The Interstate Commerce Commission ("ICC") has found the plaintiff unfit to be licensed to transport wearing apparel and accessories by motor carrier in interstate commerce. A three-judge District Court was convened to consider whether the ICC order denying a certificate of public convenience and necessity to the plaintiff was arbitrary and capricious and whether, at all events, the order was improperly bottomed on the report of an examiner who was not the hearing officer, the latter having retired after the oral hearing and before rendering a report.
The plaintiff operated intrastate in New York. It was found to have transported shipments in interstate commerce, a service for which it held no authority, and it was so notified by the ICC. Representatives of the plaintiff promised to discontinue the violative shipments and also to give notice of its unavailability therefor to all carriers and manufacturers with whom it did business.
Shortly thereafter, plaintiff filed for emergency temporary authority to provide interstate service and in connection therewith, on inspection of plaintiff's office by a Commission representative, the plaintiff was found still performing interstate service. Temporary authority was at first denied but on reconsideration was granted, to extend until final decision on the application for a permanent certificate.
A substitute examiner reported it as his findings and opinion that plaintiff had knowingly and wilfully conducted the unauthorized operation, had lied with respect to its discontinuance, decided to terminate the improprieties when it realized it was being watched, and that the nature of the service which plaintiff was supposed to render was a sham, and a part of a design to evade regulations.
The ICC adopted the substitute examiner's report and denied plaintiff's application. Following exceptions filed to the Commission's order, it affirmed its previous denial and later denied a petition for a determination that an issue was involved of general transportation importance.
It is hornbook law that the judicial function in such cases is exhausted when some rational basis is found to be present in the evidence to support the conclusion of the agency. Mississippi Valley Barge Line Co. v. United States, 292 U.S. 282, 286-7, 78 L. Ed. 1260, 54 S. Ct. 692 (1934).
There is substantial evidence in the record of knowing and wilful violation of the law and the Commission's rules and regulations and a basis therefrom from which to infer unreliability and insincerity of the applicant and that the past violations will persist in the future. The case was peculiarly one for the expertise and experience of the administrative agency and its evaluation of the implications of the evidence.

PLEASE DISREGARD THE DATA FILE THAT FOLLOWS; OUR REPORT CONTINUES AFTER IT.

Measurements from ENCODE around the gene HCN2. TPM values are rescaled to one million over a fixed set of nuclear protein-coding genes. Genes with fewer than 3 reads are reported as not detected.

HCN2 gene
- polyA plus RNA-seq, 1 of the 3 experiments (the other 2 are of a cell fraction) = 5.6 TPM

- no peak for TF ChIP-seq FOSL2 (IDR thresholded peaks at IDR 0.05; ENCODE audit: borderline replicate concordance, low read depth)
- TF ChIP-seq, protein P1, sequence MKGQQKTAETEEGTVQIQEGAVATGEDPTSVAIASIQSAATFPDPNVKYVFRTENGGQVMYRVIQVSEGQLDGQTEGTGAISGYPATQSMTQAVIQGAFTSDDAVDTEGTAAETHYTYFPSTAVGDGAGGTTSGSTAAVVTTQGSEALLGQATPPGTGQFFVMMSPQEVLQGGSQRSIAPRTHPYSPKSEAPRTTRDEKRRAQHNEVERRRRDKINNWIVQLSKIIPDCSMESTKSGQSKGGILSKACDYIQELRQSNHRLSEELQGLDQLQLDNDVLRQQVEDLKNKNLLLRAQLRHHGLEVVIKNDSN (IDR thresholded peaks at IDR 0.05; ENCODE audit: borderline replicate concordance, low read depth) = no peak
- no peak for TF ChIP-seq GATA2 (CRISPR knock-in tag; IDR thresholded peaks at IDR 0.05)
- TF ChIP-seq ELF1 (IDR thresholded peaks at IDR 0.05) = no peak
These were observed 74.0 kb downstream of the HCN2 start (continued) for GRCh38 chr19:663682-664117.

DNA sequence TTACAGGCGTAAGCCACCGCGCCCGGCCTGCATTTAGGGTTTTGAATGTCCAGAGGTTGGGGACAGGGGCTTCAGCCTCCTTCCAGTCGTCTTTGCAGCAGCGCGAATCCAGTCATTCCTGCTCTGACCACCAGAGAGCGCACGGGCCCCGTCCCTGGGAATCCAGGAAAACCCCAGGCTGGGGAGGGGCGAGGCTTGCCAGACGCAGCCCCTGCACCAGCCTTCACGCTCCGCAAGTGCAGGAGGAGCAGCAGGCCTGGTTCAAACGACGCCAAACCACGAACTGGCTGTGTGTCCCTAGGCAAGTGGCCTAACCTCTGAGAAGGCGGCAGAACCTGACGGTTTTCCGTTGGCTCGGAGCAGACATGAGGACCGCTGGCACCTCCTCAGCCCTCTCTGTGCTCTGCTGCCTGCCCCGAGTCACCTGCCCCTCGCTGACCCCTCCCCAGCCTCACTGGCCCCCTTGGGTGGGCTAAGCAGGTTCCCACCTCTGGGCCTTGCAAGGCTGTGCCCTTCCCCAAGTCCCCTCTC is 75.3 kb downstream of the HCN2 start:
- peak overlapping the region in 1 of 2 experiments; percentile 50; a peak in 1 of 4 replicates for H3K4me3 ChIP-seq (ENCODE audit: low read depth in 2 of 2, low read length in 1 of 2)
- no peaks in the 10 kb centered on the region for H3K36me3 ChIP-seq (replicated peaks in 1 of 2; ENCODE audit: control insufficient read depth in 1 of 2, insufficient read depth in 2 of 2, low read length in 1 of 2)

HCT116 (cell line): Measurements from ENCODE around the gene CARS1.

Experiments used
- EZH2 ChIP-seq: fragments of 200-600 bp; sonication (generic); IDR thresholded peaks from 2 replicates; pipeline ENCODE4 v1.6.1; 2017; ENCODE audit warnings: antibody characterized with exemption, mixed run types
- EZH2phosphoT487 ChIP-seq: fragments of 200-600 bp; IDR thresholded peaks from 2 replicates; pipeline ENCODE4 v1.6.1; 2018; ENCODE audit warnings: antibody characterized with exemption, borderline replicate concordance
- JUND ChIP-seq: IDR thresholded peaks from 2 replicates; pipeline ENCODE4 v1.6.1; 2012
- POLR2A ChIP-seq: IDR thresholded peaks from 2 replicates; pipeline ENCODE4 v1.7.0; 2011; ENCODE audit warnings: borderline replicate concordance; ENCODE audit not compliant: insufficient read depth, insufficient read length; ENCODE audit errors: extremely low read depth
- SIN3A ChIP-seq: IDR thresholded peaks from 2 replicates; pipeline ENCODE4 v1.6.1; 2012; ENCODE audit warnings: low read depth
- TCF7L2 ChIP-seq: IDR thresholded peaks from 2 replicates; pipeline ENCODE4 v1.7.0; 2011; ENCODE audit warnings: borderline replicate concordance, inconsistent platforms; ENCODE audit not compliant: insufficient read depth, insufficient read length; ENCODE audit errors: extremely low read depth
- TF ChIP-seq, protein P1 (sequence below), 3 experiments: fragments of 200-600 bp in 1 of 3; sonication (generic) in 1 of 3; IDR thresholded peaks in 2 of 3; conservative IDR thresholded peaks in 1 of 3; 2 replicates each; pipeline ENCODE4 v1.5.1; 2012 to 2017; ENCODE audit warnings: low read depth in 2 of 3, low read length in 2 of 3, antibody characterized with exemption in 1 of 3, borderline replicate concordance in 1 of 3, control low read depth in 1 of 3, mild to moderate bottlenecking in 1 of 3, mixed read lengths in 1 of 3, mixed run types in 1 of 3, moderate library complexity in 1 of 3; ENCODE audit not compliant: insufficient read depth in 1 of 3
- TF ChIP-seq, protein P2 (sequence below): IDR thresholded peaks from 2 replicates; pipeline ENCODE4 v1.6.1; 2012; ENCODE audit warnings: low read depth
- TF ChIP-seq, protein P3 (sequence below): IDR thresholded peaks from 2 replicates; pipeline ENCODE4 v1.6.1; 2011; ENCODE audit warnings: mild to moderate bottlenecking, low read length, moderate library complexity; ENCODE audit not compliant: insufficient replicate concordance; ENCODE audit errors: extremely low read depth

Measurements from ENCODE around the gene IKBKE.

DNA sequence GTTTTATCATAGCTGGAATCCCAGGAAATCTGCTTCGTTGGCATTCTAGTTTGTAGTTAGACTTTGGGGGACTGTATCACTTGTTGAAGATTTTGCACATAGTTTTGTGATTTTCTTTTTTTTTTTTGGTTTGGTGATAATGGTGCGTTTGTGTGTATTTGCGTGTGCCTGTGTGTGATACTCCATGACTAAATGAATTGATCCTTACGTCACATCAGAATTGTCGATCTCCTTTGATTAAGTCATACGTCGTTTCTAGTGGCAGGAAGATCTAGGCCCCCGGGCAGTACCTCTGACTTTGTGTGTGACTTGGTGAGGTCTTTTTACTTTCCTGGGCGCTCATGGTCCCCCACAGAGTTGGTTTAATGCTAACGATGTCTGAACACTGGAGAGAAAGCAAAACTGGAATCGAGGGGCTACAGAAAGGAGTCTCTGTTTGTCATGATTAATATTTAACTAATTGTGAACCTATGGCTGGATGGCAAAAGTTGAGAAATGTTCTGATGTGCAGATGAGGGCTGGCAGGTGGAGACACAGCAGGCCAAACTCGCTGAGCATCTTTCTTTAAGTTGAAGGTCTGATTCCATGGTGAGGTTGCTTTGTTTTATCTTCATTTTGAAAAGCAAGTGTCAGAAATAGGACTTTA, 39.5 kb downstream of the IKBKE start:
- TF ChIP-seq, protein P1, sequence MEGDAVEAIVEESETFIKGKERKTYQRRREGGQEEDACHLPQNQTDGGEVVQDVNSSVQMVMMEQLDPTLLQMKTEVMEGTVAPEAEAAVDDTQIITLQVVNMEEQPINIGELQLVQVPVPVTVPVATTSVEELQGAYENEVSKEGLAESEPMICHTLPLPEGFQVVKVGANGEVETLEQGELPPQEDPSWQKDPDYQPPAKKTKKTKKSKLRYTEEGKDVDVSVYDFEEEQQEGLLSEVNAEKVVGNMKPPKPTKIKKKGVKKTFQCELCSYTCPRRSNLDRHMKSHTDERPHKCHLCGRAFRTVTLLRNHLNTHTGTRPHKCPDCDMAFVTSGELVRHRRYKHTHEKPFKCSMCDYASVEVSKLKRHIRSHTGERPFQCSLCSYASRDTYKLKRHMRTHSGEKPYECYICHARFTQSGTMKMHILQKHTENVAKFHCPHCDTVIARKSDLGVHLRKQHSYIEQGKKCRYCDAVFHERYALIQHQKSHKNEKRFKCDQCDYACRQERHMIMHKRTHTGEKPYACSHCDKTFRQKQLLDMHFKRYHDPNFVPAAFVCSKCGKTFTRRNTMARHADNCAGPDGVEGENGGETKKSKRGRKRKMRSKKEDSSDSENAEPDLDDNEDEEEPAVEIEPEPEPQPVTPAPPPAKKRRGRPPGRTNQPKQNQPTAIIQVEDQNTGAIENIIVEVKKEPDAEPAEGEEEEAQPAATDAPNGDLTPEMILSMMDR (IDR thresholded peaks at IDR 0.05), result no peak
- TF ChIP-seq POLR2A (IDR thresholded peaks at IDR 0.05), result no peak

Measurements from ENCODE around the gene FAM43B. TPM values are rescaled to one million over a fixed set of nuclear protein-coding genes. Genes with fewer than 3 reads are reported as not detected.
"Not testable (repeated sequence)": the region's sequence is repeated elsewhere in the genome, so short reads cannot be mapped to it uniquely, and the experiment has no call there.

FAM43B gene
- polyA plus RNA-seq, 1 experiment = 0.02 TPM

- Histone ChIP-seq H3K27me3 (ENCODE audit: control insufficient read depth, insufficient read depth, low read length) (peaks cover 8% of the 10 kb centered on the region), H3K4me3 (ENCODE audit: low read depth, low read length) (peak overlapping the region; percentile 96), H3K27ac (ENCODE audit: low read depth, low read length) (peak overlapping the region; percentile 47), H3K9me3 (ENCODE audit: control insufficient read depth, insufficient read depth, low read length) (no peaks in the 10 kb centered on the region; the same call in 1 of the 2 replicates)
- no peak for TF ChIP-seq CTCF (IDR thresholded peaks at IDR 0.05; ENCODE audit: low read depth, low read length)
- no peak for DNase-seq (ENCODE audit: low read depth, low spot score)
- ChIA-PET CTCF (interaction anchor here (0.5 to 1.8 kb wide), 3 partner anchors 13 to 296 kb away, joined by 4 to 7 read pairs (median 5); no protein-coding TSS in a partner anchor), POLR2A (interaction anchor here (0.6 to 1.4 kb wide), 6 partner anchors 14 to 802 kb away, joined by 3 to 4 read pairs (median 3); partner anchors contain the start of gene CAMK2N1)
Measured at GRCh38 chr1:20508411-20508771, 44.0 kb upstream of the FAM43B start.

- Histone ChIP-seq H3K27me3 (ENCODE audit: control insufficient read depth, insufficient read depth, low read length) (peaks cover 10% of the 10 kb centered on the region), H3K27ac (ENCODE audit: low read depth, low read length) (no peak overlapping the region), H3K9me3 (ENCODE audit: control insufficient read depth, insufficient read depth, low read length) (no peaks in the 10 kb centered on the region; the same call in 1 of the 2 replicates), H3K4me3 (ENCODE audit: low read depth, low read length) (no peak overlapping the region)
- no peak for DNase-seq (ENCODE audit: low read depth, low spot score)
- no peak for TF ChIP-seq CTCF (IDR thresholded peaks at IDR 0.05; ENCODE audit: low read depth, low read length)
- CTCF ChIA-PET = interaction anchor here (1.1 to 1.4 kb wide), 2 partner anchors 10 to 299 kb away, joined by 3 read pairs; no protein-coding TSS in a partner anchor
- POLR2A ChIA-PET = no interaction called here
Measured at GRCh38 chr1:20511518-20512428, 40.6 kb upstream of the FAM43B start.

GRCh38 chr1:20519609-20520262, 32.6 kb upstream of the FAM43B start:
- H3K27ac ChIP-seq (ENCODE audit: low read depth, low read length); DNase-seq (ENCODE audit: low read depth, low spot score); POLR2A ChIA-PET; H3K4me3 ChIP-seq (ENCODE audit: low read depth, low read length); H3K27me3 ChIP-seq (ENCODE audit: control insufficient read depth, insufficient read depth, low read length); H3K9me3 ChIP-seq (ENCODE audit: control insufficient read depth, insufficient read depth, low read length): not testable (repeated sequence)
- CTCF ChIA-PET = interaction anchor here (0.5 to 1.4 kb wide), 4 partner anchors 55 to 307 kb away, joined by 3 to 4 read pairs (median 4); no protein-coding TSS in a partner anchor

It is not the Court's function to determine whether leniency should have been accorded to the erring applicant; that is a matter for the agency's discretion. Consolidated Copperstate Lines v. United States, 293 F. Supp. 858, 862 (C.D. Cal. 1968), aff'd 394 U.S. 719, 22 L. Ed. 2d 674, 89 S. Ct. 1470 (1969). While the Court might have reached other conclusions from the same record, that is not the judicial function on this review; such a difference of opinion, even if it were to exist, would not be a basis for setting aside the action of the Commission.
The point is made that the Commission should have found that plaintiff was a fit applicant because it had received a temporary permit which plaintiff enjoyed for a considerable period prior to the examiner's report and prior to the Commission's action on the final application. However, the temporary permit, by statutory command, 49 U.S.C. § 310a(a), created no presumption of fitness in plaintiff's favor.
The plaintiff further contends that the Commission's order should be set aside because it was made on a substitute examiner's recommendation who had not heard the evidence or seen the witnesses. It is a rule of administrative procedure that unless the hearing officer becomes unavailable to the agency, he shall make the initial or recommended decision. 5 U.S.C. § 554(d). Here, the hearing officer had become unavailable. Accordingly, it was proper to assign a substitute examiner to supply the initial report to the Commission. No questions of credibility were resolved by the substitute examiner -- his was a report of uncontroverted fact. It is well settled that a substitute examiner may prepare a recommendation for a Commission when the hearing officer dies or retires before preparing his report. Utica Mutual Ins. Co. v. Vincent, 375 F.2d 129, 131-132 (2d Cir. 1967); NLRB v. Stocker Mfg. Co., 185 F.2d 451, 453-454 (3rd Cir. 1950); Gamble-Skogmo, Inc. v. FTC, 211 F.2d 106, 113 (8th Cir. 1954); Western Lines, Inc., Extension -- Kansas City, Kans., 96 M.C.C. 657, 664-665 (1964).
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